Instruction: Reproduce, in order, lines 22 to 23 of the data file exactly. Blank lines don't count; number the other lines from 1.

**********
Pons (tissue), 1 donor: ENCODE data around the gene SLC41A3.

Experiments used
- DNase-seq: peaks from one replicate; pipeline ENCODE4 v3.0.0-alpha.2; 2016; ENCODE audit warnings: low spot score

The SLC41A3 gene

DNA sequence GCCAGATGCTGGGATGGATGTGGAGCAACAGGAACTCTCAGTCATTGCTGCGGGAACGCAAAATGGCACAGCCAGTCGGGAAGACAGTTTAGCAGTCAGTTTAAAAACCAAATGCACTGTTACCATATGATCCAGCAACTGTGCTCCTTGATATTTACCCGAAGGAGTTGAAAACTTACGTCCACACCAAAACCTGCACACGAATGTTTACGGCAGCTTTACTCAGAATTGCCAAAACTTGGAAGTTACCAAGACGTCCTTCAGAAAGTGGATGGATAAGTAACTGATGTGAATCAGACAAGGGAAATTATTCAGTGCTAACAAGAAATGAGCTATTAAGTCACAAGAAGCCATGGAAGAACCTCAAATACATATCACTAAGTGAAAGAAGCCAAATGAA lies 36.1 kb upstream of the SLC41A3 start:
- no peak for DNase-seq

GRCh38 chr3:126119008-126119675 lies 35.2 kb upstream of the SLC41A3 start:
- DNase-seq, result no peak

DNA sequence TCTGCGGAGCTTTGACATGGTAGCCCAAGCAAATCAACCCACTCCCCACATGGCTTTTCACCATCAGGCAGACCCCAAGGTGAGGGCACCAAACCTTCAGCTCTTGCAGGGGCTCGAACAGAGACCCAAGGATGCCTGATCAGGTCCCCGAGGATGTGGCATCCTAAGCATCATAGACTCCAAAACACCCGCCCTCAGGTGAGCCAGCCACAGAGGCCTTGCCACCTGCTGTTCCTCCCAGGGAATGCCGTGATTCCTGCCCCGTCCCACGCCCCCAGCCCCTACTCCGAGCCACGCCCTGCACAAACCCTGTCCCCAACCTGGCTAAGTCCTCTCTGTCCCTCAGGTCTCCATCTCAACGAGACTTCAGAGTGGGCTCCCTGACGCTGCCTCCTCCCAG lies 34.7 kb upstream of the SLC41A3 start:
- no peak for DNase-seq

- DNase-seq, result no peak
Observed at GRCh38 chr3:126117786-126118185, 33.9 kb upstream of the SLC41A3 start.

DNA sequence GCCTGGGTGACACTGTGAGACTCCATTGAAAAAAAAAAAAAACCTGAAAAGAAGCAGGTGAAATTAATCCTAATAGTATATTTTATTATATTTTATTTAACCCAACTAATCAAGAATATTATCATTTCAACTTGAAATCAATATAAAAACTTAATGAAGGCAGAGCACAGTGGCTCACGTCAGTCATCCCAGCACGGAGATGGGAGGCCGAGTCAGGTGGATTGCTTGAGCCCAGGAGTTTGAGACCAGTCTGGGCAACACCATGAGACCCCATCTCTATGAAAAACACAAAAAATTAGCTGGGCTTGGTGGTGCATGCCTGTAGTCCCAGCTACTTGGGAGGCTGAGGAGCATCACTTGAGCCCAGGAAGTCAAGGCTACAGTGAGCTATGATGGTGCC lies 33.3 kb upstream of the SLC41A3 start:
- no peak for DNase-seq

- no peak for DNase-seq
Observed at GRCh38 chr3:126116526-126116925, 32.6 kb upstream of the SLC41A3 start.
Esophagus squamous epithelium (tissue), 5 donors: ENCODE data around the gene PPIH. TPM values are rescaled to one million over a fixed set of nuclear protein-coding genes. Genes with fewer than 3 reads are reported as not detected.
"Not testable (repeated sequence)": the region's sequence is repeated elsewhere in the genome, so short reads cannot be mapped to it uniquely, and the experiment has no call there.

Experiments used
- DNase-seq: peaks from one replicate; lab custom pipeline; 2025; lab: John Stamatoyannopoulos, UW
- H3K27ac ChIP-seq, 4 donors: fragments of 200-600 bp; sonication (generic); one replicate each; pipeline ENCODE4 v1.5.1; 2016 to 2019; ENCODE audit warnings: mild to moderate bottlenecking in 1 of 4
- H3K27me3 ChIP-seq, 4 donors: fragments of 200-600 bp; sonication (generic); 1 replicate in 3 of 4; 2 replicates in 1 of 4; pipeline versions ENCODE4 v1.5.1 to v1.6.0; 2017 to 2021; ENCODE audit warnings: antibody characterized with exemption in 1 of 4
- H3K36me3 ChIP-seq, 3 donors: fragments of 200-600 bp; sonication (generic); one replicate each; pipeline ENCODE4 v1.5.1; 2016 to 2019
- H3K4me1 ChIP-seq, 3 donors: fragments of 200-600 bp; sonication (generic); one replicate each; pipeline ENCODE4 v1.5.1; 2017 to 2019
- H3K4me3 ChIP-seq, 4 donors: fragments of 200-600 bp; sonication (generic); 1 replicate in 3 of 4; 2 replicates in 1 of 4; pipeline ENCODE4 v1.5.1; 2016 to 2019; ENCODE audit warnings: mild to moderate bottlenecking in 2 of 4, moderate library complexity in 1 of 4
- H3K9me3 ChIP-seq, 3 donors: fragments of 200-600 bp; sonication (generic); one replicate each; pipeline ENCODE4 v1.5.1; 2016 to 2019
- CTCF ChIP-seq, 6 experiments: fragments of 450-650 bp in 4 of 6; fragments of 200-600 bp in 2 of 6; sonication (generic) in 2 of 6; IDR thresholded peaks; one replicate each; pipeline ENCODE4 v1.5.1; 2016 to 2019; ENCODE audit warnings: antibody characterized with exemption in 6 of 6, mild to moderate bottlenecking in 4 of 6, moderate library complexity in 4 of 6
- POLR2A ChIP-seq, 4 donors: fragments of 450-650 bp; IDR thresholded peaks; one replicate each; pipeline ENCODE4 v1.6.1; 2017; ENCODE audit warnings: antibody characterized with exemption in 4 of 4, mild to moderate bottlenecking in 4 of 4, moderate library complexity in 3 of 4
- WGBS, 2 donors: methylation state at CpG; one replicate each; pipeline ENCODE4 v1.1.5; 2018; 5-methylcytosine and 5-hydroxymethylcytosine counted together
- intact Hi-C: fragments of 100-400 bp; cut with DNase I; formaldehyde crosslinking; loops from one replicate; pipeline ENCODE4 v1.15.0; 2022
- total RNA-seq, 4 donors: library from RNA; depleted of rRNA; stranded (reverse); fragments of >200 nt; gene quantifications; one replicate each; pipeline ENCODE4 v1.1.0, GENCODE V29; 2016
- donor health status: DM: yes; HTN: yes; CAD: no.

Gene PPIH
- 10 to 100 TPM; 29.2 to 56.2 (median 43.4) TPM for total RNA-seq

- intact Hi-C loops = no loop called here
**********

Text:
- H3K27me3 ChIP-seq, 4 donors: fragments of 200-600 bp; sonication (generic); 1 replicate in 3 of 4; 2 replicates in 1 of 4; pipeline versions ENCODE4 v1.5.1 to v1.6.0; 2017 to 2021; ENCODE audit warnings: antibody characterized with exemption in 1 of 4
- H3K36me3 ChIP-seq, 3 donors: fragments of 200-600 bp; sonication (generic); one replicate each; pipeline ENCODE4 v1.5.1; 2016 to 2019